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REVIEW ARTICLE
Year : 2012  |  Volume : 2  |  Issue : 2  |  Page : 63-69

Pathophysiology and management of urinary retention in men


1 Department of Surgery, Division of Urology, Ahmadu Bello University Teaching Hospital, Zaria, Nigeria
2 Department of Surgery, Division of Urology, Bayero University/Aminu Kano Teaching Hospital, Kano, Nigeria

Correspondence Address:
Ahmed Muhammed
Department of Surgery, Ahmadu Bello University/Ahmadu Bello University Teaching Hospital, Zaria
Nigeria
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Source of Support: None, Conflict of Interest: None


DOI: 10.4103/2278-9596.110018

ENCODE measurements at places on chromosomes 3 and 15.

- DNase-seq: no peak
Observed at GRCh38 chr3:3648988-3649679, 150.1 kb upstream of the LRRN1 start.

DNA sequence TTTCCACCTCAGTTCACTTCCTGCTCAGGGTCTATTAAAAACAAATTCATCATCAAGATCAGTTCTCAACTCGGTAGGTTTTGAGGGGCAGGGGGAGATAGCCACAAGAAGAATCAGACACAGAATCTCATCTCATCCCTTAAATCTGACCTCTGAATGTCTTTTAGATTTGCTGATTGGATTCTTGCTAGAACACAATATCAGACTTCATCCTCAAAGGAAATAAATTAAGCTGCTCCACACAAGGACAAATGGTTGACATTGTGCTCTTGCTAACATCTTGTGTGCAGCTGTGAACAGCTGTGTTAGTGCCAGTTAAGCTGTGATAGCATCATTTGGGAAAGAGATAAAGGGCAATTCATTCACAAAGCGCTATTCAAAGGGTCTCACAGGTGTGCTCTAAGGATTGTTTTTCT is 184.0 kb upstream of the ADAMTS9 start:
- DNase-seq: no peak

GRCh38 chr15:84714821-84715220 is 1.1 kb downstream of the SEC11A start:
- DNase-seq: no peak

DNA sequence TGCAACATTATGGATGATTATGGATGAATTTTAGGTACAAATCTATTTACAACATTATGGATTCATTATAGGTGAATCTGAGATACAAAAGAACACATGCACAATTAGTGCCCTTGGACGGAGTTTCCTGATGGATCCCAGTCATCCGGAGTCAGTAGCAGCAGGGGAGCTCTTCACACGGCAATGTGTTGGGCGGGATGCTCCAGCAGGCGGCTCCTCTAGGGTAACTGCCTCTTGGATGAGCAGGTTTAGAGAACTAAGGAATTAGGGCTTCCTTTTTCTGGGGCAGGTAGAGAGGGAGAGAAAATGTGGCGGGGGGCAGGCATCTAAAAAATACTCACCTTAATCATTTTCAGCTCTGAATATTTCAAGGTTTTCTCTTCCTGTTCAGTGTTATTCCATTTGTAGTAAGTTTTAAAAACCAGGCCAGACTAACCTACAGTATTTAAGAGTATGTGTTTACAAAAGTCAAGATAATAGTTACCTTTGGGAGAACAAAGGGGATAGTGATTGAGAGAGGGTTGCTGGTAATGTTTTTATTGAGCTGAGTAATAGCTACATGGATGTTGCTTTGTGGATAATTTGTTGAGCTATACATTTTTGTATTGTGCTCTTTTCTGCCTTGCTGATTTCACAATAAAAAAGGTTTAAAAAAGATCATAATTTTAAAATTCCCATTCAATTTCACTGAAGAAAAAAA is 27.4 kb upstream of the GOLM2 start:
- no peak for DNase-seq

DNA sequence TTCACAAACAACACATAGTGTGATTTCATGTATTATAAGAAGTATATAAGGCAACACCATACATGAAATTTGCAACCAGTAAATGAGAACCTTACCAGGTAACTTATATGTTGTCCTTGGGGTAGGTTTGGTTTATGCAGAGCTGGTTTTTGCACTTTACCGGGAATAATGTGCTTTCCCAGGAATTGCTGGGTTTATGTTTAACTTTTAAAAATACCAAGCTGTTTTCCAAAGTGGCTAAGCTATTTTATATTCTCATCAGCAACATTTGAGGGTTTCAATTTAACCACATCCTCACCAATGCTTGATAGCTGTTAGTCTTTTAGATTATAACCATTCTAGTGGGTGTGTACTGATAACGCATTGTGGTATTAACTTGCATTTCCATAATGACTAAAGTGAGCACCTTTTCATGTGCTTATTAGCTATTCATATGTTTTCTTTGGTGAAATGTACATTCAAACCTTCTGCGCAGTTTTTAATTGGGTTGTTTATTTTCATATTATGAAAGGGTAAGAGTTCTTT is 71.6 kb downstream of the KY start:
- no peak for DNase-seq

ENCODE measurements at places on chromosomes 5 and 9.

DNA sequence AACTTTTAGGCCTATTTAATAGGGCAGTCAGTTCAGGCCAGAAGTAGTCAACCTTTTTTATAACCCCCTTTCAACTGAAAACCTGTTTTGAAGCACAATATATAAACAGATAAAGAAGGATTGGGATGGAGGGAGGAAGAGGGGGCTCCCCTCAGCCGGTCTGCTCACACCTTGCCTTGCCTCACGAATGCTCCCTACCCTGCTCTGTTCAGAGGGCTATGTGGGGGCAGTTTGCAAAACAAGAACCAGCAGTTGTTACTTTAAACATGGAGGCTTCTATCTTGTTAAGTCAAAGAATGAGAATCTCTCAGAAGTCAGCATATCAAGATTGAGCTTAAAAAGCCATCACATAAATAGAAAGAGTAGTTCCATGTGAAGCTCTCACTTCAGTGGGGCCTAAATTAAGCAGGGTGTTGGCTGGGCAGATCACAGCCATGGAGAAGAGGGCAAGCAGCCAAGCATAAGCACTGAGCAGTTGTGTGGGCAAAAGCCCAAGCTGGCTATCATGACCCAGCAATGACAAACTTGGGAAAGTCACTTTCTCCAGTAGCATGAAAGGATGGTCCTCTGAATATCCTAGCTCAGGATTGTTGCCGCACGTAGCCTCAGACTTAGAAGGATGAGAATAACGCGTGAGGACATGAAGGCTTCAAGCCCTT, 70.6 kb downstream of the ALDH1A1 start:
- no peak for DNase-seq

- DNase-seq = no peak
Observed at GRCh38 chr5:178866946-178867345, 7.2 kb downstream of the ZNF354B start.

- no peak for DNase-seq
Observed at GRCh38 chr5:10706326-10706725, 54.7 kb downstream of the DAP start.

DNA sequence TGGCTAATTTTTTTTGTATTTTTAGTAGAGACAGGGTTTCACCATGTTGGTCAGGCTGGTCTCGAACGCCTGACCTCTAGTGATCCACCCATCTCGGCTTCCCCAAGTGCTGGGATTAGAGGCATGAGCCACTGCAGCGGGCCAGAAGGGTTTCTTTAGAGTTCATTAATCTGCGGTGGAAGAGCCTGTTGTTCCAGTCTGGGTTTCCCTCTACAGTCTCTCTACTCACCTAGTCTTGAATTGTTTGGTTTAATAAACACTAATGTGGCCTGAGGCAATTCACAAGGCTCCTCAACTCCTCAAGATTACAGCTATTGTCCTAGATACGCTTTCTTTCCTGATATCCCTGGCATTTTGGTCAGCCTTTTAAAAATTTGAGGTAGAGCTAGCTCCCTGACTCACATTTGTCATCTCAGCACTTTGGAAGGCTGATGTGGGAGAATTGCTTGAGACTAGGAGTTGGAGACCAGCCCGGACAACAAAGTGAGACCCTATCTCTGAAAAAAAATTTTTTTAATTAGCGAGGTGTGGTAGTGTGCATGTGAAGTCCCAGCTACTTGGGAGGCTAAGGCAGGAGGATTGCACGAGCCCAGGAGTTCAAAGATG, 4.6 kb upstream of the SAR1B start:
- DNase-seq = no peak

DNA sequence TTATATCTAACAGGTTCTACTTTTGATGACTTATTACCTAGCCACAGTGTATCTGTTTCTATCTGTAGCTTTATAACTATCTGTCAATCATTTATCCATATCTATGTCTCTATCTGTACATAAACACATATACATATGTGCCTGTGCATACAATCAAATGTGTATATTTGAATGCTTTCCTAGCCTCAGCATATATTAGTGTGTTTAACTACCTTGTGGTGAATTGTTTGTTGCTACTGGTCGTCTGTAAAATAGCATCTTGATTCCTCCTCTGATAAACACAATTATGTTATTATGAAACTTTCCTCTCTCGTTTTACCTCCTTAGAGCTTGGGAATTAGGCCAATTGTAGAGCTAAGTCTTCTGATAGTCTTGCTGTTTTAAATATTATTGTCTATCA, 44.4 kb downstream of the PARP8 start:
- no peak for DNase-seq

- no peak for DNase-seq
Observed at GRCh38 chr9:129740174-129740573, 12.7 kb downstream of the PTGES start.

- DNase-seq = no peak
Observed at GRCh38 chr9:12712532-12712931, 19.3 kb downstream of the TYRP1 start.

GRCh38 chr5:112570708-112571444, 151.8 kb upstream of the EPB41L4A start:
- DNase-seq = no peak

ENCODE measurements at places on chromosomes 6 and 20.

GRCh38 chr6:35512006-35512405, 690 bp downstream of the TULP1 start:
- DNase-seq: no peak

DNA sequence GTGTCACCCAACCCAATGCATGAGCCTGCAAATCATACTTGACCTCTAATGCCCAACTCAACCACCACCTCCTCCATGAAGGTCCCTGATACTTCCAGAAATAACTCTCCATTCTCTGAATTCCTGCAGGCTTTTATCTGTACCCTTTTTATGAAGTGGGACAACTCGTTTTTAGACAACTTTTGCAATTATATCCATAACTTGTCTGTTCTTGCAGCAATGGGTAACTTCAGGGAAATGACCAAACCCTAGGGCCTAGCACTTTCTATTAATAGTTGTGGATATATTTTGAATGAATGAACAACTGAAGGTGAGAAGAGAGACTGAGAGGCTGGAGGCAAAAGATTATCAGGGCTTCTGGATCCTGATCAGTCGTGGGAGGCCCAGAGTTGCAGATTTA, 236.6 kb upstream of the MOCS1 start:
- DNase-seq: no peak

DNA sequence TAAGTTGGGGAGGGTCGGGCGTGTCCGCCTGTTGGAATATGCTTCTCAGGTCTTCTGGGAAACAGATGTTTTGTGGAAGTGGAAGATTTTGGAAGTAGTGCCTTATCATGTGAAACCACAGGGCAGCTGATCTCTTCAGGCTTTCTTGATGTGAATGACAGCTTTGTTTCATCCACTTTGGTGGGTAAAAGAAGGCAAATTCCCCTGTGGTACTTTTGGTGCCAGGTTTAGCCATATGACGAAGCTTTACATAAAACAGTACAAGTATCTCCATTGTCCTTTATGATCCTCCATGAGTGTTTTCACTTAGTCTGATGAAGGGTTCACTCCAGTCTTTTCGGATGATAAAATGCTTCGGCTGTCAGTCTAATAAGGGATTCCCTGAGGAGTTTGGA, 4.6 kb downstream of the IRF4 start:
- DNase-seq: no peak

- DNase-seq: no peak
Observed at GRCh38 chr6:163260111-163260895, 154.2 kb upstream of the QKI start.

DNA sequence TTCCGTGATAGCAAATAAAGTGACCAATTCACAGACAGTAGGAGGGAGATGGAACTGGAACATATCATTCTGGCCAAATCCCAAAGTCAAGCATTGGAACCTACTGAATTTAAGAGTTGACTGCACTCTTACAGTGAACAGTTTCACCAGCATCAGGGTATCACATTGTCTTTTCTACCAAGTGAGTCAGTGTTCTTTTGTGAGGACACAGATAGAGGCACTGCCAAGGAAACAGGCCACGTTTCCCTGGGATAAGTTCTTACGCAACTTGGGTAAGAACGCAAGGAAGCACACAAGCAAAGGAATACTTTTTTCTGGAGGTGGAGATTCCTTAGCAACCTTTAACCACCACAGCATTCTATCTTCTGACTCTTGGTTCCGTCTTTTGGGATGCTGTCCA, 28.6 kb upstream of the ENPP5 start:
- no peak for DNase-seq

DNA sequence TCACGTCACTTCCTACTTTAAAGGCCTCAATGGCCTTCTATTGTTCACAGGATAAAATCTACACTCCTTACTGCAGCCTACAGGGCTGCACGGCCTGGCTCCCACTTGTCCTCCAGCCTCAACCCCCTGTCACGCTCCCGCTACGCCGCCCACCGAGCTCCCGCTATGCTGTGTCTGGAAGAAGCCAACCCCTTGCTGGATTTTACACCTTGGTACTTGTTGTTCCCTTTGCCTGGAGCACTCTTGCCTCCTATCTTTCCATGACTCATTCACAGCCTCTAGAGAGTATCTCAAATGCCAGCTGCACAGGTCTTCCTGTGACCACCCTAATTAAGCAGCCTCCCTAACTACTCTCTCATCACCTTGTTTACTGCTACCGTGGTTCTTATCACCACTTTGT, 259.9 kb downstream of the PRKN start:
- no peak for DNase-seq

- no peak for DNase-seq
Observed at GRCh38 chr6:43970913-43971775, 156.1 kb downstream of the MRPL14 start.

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Background : Urinary retention is a common problem in the elderly. The incidence increases with age so that a man in his 70s has a 10% chance and a man in his 80s has more than 30% chance of having an episode of acute urinary retention. Inadequate management of the condition can lead to unnecessary morbidity and occasionally mortality. Increasing knowledge over the years of its pathophysiology has greatly improved the management. Thus, the objective of this study is to review the current concepts in the management of urinary retention in men. Materials and Methods: Current literature on the pathophysiology and management of urinary retention in men was reviewed. The PubMed database was searched using the key words; pathophysiology, management, urinary retention, and men. Results: Urinary retention is a common problem in the elderly worldwide; the incidence rises with age, and by the 9th decade of life, a man has more than 30% chance of an episode of retention. There are three main pathophysiologic mechanisms: Increased urethral resistance secondary to bladder outlet obstruction, impaired bladder contractility, and loss of normal bladder sensory or motor innervations. It may be acute, acute-on-chronic, or chronic. It is now generally agreed from urodynamic studies that the traditional slow decompression of the bladder in chronic retention does not serve its aim of gradual reduction of vesical pressure; thus, the current practice is immediate and complete decompression and managing anticipated complications of postobstructive diuresis or hematuria whenever they occur. Conclusion: Advanced age and bladder outlet obstruction secondary to benign prostatic hyperplasia remain the commonest risk factors for urinary retention. Secondary bladder dysfunction in bladder outlet obstruction, detrusor myogenic dysfunction, and alteration of bladder innervations are the major mechanisms. Immediate and complete decompression in both types of retention is the current practice.


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